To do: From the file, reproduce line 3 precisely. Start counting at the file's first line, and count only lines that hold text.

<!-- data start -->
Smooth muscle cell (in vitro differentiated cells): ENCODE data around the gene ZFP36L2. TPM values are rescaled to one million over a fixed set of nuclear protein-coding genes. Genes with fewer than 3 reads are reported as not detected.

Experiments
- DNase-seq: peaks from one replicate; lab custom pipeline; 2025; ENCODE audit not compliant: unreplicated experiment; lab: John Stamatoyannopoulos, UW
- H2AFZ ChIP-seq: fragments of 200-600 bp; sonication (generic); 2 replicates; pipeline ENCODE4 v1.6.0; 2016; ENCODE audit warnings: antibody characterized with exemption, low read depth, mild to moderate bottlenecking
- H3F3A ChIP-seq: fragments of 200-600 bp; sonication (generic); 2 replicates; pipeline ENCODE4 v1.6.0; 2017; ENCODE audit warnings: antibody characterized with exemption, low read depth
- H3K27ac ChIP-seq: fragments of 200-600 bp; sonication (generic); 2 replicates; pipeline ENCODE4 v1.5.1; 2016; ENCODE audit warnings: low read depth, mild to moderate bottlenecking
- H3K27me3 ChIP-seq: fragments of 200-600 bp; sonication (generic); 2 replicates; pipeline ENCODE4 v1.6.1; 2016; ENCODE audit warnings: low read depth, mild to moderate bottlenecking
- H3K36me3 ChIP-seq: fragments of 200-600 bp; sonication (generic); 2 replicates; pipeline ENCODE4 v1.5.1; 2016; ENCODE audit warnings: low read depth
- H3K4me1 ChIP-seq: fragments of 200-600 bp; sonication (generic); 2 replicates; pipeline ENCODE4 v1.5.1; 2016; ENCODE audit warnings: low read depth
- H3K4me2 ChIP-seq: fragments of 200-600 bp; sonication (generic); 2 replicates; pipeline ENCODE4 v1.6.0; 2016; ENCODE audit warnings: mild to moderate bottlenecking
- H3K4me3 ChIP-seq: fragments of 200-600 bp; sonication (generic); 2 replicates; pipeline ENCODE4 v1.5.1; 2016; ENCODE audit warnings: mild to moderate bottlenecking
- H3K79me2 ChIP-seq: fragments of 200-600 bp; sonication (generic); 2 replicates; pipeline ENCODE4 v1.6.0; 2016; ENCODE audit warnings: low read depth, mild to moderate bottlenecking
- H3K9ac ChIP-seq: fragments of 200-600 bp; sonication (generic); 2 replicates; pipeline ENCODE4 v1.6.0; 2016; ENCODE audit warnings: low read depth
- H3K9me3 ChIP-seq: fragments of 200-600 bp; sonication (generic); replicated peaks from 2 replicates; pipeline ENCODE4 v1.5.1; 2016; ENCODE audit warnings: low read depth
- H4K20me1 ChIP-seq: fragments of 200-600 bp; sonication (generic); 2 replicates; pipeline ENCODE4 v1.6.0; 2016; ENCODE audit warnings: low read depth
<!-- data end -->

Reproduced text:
- DNase-seq: peaks from one replicate; lab custom pipeline; 2025; ENCODE audit not compliant: unreplicated experiment; lab: John Stamatoyannopoulos, UW